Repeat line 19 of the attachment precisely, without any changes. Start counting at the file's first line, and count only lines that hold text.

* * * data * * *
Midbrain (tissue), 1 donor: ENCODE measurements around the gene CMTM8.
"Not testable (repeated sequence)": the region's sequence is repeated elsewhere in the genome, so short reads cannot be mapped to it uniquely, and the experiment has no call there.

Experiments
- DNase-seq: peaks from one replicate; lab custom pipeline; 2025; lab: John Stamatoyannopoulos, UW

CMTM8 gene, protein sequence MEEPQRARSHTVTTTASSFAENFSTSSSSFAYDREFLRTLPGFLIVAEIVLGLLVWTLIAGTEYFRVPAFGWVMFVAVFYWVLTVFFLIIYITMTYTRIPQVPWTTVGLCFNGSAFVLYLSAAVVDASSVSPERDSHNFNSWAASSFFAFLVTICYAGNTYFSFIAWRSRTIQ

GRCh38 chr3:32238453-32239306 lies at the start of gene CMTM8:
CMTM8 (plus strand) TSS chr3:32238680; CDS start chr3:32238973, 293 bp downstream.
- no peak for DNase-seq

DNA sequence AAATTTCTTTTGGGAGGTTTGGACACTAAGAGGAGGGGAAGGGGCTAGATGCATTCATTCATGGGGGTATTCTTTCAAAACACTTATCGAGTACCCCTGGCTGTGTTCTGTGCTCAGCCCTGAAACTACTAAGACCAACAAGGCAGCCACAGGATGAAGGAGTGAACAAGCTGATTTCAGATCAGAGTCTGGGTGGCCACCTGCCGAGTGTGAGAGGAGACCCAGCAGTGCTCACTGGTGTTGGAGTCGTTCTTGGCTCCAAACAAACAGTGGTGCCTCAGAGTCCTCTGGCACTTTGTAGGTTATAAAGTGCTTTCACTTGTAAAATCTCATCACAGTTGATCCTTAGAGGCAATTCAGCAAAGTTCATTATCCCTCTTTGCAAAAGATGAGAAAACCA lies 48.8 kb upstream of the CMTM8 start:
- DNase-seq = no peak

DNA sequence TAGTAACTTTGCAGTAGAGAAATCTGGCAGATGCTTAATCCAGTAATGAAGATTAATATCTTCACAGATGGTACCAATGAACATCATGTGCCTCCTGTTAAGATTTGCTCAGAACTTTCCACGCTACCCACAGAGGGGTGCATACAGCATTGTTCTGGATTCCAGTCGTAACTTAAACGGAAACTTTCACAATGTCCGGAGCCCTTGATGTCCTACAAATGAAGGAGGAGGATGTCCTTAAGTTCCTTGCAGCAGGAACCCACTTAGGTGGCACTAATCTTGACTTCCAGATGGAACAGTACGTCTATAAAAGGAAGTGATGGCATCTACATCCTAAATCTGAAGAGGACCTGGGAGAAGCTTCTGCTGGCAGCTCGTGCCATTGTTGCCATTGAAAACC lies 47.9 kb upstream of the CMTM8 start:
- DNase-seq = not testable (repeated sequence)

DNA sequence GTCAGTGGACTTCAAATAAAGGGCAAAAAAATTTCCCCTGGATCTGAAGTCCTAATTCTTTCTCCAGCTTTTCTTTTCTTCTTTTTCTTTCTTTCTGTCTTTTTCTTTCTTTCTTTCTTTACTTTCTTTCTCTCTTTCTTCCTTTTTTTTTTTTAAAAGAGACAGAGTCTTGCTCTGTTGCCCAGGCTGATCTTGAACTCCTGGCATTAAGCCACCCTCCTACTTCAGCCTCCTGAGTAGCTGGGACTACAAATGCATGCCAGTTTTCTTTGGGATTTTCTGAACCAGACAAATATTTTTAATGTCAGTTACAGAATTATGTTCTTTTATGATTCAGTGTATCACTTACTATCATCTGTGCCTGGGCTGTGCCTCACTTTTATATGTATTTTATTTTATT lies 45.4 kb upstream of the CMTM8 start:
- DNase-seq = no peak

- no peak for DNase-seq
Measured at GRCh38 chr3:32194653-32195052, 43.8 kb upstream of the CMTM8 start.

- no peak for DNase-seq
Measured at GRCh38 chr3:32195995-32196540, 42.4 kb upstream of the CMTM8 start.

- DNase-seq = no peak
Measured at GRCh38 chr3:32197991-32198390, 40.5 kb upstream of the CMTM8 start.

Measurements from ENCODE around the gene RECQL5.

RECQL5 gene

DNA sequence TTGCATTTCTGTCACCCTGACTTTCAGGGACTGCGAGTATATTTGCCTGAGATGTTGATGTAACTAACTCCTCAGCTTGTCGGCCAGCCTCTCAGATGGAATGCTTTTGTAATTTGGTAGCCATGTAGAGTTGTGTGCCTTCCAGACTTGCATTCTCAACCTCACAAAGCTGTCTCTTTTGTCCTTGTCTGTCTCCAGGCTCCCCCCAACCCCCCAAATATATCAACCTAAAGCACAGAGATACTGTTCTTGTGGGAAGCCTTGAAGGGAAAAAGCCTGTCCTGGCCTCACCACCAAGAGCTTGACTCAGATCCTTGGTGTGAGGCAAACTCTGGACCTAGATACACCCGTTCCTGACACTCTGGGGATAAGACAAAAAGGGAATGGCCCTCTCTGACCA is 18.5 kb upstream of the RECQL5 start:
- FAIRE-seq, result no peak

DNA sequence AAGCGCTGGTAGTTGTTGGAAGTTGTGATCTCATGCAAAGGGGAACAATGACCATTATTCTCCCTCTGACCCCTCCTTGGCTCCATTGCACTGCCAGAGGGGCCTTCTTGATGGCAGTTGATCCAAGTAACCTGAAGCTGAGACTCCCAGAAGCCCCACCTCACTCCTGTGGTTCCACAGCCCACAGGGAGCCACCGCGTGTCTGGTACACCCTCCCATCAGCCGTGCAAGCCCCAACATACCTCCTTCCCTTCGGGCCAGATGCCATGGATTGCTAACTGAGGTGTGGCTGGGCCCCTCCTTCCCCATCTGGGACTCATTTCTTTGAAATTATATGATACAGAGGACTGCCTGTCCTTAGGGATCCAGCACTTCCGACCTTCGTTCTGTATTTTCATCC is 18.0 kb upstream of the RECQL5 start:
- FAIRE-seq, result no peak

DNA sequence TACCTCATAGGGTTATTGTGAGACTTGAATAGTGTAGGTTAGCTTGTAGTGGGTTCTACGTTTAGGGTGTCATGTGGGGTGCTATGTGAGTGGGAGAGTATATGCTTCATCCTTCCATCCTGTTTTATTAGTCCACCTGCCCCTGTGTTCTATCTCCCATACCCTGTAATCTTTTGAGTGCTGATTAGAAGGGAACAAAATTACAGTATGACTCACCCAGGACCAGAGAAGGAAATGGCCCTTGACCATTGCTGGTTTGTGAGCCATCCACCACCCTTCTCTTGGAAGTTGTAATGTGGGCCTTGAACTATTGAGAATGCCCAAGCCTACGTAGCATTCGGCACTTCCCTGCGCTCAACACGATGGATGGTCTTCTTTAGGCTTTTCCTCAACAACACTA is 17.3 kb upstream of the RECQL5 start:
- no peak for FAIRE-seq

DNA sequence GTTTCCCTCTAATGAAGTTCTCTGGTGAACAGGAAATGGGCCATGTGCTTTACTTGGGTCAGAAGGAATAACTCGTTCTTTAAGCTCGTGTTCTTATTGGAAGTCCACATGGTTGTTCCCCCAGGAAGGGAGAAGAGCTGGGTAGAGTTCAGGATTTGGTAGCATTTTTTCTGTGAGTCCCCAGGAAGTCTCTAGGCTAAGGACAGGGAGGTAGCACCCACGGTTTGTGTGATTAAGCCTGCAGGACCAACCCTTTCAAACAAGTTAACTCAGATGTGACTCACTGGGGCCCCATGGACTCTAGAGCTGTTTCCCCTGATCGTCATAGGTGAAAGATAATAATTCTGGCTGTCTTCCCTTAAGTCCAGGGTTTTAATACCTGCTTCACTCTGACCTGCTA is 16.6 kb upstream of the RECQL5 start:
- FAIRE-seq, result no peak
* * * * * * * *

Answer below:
- DNase-seq = no peak